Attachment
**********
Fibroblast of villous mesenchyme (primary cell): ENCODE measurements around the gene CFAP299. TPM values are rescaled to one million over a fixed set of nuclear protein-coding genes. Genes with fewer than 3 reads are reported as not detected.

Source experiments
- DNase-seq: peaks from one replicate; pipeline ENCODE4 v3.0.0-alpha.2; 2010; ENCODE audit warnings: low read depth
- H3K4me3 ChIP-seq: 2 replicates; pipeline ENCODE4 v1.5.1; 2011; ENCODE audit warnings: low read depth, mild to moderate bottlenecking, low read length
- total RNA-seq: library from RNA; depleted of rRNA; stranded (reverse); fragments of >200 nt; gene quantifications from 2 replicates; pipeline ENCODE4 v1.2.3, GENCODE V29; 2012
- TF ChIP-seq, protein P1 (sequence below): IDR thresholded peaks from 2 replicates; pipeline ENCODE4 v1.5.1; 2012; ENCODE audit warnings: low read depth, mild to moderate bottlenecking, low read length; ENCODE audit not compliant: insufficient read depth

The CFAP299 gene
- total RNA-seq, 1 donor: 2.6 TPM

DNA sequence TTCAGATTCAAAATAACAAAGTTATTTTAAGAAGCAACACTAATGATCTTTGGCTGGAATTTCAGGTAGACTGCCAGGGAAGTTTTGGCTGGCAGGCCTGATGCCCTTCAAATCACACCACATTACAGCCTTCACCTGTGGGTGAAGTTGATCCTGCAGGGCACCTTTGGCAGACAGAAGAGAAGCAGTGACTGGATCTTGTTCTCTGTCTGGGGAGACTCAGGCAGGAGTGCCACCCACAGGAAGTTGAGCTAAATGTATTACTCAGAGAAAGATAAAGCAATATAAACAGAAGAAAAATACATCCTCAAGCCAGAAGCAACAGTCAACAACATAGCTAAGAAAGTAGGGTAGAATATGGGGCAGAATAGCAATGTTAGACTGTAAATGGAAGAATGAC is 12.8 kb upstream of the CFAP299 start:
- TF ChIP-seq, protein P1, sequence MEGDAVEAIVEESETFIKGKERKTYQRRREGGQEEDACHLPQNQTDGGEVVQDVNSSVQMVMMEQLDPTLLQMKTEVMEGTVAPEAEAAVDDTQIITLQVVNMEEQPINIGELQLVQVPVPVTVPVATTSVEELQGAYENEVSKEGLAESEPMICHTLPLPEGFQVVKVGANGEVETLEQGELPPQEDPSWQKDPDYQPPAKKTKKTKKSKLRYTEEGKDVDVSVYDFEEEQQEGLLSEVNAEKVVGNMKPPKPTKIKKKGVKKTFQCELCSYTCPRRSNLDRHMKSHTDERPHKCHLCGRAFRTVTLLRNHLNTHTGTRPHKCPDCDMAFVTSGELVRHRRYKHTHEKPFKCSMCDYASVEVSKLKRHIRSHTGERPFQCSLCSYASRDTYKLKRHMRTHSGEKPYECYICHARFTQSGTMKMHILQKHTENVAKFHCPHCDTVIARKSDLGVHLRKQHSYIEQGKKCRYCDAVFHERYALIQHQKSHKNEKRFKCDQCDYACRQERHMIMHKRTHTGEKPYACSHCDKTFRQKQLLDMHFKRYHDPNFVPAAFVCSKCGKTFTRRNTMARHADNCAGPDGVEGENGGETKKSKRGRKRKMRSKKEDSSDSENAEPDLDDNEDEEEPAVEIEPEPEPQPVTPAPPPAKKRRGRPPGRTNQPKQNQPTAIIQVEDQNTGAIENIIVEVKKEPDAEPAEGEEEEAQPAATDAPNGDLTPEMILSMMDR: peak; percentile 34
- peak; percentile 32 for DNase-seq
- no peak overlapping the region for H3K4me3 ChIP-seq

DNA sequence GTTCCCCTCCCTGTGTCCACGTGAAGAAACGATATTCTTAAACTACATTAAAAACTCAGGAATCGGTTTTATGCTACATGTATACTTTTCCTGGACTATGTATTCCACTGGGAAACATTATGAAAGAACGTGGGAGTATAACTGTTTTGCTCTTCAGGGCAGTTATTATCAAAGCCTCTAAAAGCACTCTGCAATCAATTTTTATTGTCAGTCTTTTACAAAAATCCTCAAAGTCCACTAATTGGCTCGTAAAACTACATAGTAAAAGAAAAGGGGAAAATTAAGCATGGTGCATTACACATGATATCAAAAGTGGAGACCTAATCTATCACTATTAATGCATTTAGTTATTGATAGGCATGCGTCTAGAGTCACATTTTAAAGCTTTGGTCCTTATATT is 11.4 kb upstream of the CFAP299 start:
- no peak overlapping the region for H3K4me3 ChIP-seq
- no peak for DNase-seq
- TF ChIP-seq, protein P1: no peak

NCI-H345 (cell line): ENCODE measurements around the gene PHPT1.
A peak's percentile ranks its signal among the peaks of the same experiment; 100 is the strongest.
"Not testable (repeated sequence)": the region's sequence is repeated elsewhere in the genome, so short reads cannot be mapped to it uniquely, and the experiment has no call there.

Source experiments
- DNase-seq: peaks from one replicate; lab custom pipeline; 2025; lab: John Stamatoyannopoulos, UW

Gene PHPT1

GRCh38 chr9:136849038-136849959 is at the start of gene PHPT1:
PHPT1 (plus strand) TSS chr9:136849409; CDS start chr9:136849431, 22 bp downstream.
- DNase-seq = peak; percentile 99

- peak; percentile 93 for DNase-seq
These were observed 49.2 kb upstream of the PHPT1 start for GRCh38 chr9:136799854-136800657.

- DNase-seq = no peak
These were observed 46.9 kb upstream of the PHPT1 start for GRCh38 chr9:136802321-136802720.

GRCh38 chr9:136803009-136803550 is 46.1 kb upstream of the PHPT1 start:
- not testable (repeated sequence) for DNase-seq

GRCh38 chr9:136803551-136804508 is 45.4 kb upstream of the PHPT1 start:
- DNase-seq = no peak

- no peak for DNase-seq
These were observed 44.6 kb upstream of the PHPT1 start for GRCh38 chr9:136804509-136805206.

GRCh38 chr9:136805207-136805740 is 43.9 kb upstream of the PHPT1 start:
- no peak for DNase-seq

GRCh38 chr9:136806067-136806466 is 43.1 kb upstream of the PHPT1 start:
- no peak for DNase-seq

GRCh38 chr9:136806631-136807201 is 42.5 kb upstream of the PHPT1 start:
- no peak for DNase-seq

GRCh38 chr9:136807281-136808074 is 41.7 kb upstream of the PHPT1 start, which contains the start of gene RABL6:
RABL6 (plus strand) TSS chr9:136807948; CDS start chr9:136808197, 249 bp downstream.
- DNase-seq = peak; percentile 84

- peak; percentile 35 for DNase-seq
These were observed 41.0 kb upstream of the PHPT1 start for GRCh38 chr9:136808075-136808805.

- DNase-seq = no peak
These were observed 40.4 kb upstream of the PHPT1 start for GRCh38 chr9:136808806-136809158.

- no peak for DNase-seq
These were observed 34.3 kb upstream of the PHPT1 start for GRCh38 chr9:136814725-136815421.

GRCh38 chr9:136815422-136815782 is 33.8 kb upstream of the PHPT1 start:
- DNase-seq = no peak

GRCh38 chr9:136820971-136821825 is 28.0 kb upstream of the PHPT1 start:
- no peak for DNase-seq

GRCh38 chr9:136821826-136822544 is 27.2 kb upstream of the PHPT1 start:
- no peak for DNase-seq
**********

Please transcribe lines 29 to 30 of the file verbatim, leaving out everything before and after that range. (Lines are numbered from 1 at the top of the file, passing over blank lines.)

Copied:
These were observed 46.9 kb upstream of the PHPT1 start for GRCh38 chr9:136802321-136802720.

GRCh38 chr9:136803009-136803550 is 46.1 kb upstream of the PHPT1 start: